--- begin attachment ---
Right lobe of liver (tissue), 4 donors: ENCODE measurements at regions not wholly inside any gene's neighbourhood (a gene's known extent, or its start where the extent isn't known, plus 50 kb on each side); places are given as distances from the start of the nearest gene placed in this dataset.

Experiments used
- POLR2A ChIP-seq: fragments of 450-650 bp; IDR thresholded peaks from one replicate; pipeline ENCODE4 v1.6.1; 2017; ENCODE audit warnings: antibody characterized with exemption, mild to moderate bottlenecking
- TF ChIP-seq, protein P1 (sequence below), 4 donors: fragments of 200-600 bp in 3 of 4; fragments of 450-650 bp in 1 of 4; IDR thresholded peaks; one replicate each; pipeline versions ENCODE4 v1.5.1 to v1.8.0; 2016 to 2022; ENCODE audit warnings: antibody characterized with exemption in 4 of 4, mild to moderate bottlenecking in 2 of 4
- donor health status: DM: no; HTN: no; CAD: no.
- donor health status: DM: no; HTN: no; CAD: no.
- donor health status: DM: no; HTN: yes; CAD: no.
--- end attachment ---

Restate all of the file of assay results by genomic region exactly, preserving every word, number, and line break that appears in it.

Right lobe of liver (tissue), 4 donors: ENCODE measurements at regions not wholly inside any gene's neighbourhood (a gene's known extent, or its start where the extent isn't known, plus 50 kb on each side); places are given as distances from the start of the nearest gene placed in this dataset.

Experiments used
- POLR2A ChIP-seq: fragments of 450-650 bp; IDR thresholded peaks from one replicate; pipeline ENCODE4 v1.6.1; 2017; ENCODE audit warnings: antibody characterized with exemption, mild to moderate bottlenecking
- TF ChIP-seq, protein P1 (sequence below), 4 donors: fragments of 200-600 bp in 3 of 4; fragments of 450-650 bp in 1 of 4; IDR thresholded peaks; one replicate each; pipeline versions ENCODE4 v1.5.1 to v1.8.0; 2016 to 2022; ENCODE audit warnings: antibody characterized with exemption in 4 of 4, mild to moderate bottlenecking in 2 of 4
- donor health status: DM: no; HTN: no; CAD: no.
- donor health status: DM: no; HTN: no; CAD: no.
- donor health status: DM: no; HTN: yes; CAD: no.